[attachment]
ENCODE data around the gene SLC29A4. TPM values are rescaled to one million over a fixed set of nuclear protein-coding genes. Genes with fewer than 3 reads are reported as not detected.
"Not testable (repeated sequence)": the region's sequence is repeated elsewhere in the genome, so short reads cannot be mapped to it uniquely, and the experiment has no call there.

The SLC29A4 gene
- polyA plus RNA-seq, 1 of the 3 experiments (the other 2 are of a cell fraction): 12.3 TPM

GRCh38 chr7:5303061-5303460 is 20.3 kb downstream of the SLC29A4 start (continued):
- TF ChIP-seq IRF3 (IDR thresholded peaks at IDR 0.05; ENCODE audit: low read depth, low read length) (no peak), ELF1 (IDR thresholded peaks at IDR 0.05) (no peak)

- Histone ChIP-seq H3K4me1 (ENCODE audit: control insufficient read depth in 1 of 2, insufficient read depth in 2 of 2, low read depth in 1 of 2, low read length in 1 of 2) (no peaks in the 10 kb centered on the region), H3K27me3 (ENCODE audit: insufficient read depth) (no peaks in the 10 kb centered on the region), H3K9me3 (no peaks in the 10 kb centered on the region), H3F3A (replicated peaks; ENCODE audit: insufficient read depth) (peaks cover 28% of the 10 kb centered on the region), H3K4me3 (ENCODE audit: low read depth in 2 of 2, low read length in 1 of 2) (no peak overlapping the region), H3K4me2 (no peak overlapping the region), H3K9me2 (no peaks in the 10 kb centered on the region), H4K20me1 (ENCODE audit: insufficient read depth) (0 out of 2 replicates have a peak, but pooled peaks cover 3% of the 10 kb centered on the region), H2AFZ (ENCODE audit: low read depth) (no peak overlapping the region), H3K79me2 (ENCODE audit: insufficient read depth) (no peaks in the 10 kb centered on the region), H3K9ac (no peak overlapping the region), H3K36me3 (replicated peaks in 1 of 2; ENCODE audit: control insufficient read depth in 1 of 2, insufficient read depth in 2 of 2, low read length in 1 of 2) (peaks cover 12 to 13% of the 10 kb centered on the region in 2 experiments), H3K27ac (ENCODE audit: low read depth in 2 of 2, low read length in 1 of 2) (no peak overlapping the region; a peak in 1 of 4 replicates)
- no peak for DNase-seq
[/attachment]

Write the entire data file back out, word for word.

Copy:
ENCODE data around the gene SLC29A4. TPM values are rescaled to one million over a fixed set of nuclear protein-coding genes. Genes with fewer than 3 reads are reported as not detected.
"Not testable (repeated sequence)": the region's sequence is repeated elsewhere in the genome, so short reads cannot be mapped to it uniquely, and the experiment has no call there.

The SLC29A4 gene
- polyA plus RNA-seq, 1 of the 3 experiments (the other 2 are of a cell fraction): 12.3 TPM

GRCh38 chr7:5303061-5303460 is 20.3 kb downstream of the SLC29A4 start (continued):
- TF ChIP-seq IRF3 (IDR thresholded peaks at IDR 0.05; ENCODE audit: low read depth, low read length) (no peak), ELF1 (IDR thresholded peaks at IDR 0.05) (no peak)

- Histone ChIP-seq H3K4me1 (ENCODE audit: control insufficient read depth in 1 of 2, insufficient read depth in 2 of 2, low read depth in 1 of 2, low read length in 1 of 2) (no peaks in the 10 kb centered on the region), H3K27me3 (ENCODE audit: insufficient read depth) (no peaks in the 10 kb centered on the region), H3K9me3 (no peaks in the 10 kb centered on the region), H3F3A (replicated peaks; ENCODE audit: insufficient read depth) (peaks cover 28% of the 10 kb centered on the region), H3K4me3 (ENCODE audit: low read depth in 2 of 2, low read length in 1 of 2) (no peak overlapping the region), H3K4me2 (no peak overlapping the region), H3K9me2 (no peaks in the 10 kb centered on the region), H4K20me1 (ENCODE audit: insufficient read depth) (0 out of 2 replicates have a peak, but pooled peaks cover 3% of the 10 kb centered on the region), H2AFZ (ENCODE audit: low read depth) (no peak overlapping the region), H3K79me2 (ENCODE audit: insufficient read depth) (no peaks in the 10 kb centered on the region), H3K9ac (no peak overlapping the region), H3K36me3 (replicated peaks in 1 of 2; ENCODE audit: control insufficient read depth in 1 of 2, insufficient read depth in 2 of 2, low read length in 1 of 2) (peaks cover 12 to 13% of the 10 kb centered on the region in 2 experiments), H3K27ac (ENCODE audit: low read depth in 2 of 2, low read length in 1 of 2) (no peak overlapping the region; a peak in 1 of 4 replicates)
- no peak for DNase-seq